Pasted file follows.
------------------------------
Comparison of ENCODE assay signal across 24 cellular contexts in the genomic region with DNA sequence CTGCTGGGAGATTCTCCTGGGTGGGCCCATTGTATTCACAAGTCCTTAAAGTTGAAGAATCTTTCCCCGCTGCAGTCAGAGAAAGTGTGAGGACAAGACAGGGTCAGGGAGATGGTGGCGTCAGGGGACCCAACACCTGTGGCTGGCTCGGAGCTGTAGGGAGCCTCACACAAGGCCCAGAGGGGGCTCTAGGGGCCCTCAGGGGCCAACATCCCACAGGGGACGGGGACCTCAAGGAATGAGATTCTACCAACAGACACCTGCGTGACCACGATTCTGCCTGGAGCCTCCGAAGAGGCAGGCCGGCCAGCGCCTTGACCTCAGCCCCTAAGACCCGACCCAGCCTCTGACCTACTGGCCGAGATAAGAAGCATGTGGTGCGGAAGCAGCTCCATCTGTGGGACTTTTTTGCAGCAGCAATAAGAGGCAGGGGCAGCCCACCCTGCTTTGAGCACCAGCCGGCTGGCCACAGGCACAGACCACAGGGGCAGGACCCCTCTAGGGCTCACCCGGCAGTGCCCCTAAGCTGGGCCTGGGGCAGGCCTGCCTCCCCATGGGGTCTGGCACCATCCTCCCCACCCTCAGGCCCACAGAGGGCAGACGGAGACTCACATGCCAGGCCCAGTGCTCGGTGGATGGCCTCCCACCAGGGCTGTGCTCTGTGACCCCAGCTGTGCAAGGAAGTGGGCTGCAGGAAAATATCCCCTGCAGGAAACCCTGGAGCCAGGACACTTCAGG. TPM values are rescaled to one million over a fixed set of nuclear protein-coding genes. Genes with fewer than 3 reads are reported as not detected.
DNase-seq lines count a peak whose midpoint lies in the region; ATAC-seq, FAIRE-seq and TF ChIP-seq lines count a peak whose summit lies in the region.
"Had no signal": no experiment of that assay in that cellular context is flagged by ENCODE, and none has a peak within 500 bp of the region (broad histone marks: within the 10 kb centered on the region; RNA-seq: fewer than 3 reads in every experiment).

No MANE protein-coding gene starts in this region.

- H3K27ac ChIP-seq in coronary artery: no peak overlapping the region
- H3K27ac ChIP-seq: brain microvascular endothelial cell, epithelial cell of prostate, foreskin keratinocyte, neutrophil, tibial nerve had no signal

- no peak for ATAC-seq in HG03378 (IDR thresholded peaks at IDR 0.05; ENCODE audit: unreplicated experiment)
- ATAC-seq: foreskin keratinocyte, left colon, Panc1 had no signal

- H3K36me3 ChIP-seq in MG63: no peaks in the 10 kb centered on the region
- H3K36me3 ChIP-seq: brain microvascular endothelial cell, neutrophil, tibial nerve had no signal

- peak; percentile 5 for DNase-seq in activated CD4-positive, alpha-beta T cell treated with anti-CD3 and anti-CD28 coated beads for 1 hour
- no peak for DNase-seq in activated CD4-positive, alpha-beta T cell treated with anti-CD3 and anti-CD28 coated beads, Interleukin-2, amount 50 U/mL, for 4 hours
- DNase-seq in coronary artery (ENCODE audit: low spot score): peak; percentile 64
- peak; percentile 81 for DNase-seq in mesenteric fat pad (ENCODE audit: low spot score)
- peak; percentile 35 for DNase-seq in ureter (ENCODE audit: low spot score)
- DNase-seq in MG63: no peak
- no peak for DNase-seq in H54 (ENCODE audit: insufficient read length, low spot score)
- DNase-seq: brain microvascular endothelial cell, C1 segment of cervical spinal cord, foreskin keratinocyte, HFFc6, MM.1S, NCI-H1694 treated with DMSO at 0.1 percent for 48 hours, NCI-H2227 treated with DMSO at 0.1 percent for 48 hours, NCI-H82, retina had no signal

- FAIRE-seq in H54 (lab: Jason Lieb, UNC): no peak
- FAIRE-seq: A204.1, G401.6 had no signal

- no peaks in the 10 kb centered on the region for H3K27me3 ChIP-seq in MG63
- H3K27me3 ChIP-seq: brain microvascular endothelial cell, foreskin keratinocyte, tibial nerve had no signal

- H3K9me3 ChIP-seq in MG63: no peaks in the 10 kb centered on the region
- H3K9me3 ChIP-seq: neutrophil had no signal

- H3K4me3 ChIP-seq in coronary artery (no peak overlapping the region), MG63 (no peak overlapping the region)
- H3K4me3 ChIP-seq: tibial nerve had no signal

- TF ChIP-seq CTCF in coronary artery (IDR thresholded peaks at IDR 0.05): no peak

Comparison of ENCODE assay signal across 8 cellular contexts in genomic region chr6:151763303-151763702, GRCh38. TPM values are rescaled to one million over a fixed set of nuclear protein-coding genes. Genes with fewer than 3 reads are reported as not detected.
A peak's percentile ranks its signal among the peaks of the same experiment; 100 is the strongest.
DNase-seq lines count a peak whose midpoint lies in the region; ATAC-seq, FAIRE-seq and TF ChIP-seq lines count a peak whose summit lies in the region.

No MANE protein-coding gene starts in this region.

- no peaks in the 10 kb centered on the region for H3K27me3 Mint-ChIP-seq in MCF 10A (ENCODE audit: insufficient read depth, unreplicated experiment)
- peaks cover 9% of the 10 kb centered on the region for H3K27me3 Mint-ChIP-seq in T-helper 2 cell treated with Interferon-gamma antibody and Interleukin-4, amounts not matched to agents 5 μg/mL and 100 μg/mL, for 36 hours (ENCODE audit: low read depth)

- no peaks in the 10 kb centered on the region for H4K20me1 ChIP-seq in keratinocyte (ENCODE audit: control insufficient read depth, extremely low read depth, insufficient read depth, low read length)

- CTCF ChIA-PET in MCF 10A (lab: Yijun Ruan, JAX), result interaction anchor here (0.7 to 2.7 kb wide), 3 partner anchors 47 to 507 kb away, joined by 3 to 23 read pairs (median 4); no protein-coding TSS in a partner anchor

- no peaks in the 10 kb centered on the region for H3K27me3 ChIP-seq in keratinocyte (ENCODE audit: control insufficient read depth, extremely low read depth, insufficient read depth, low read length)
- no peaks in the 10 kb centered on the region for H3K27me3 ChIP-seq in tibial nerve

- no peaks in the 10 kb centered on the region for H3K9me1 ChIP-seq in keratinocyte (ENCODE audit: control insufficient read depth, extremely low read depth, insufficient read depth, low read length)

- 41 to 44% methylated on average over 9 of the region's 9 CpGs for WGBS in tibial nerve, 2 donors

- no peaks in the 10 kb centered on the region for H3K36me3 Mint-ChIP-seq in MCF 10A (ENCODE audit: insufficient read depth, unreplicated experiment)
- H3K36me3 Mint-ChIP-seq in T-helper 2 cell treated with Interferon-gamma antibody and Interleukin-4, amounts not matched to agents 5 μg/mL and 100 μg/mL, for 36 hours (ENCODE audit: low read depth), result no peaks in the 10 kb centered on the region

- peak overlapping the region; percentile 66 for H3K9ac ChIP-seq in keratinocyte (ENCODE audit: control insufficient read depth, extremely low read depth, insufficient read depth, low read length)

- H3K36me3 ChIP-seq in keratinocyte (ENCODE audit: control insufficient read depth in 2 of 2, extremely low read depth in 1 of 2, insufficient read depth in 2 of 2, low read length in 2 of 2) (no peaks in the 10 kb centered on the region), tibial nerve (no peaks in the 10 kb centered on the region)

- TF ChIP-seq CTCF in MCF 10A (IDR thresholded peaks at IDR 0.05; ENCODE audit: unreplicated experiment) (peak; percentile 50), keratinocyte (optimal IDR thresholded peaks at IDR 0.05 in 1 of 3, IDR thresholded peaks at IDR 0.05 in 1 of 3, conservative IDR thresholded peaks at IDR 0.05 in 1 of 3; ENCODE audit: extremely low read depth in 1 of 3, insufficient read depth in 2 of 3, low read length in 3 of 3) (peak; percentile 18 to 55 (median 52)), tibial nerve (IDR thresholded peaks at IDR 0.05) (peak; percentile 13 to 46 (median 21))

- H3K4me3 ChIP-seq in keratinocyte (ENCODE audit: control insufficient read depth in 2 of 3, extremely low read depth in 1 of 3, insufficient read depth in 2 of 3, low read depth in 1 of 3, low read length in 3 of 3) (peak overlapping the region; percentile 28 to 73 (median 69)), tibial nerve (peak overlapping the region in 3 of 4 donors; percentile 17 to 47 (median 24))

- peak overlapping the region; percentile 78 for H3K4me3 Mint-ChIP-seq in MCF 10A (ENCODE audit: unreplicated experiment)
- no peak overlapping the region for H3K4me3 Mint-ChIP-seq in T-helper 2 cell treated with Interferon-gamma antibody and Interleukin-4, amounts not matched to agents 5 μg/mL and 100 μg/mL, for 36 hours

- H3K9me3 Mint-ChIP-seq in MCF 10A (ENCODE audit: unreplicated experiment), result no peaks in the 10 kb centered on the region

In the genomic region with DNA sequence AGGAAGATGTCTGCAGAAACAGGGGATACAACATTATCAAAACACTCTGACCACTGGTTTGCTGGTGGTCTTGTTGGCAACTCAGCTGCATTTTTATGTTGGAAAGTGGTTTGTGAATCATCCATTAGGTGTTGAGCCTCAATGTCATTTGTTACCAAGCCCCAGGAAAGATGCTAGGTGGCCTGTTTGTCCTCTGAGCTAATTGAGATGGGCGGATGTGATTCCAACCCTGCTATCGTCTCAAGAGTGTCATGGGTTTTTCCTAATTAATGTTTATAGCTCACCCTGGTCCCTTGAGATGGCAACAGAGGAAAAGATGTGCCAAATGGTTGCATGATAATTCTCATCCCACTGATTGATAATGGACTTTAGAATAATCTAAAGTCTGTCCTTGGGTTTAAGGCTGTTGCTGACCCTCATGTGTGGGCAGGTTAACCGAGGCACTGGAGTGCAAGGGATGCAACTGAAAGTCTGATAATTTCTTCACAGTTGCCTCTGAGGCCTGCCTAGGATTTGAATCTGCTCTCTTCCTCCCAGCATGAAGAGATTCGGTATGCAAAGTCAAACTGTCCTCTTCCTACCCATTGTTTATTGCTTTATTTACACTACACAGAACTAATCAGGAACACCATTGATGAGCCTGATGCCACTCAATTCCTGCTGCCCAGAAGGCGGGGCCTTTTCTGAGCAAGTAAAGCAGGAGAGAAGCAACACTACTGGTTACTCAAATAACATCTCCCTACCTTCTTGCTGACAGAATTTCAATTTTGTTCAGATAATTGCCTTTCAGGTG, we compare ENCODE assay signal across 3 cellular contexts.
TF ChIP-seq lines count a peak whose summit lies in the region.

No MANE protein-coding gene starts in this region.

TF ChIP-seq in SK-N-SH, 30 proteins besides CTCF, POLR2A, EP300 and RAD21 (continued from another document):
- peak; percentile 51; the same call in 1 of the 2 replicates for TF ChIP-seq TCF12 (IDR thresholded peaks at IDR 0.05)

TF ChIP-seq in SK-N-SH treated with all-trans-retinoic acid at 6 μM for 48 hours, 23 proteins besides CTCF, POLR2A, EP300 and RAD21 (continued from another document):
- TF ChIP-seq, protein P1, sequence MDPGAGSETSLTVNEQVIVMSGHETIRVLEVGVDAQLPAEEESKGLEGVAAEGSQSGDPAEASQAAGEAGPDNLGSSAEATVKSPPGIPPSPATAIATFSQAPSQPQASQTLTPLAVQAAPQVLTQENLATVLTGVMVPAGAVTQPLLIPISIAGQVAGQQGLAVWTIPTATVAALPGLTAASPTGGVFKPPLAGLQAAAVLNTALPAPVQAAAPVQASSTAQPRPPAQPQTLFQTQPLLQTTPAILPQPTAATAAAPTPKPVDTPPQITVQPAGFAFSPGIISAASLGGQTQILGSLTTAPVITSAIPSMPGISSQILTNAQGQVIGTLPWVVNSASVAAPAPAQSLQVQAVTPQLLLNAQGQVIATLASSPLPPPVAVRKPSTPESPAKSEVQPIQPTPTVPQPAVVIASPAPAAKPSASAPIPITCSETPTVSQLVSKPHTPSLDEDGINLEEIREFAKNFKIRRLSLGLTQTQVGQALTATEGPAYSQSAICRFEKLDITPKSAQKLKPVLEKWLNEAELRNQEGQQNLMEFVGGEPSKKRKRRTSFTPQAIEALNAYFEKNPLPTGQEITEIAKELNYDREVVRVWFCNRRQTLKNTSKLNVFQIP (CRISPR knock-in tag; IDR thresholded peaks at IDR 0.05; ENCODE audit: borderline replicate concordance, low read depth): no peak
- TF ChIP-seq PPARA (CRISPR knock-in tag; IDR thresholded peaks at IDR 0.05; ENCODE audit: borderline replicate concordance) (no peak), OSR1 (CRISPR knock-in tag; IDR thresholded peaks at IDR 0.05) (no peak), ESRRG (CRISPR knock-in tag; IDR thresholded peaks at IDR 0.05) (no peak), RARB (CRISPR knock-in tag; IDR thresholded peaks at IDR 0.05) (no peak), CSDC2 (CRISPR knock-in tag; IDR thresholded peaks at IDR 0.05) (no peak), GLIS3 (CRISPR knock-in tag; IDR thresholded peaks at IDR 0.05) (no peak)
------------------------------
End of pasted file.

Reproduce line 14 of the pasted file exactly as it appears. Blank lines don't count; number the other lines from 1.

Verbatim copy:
- peak; percentile 81 for DNase-seq in mesenteric fat pad (ENCODE audit: low spot score)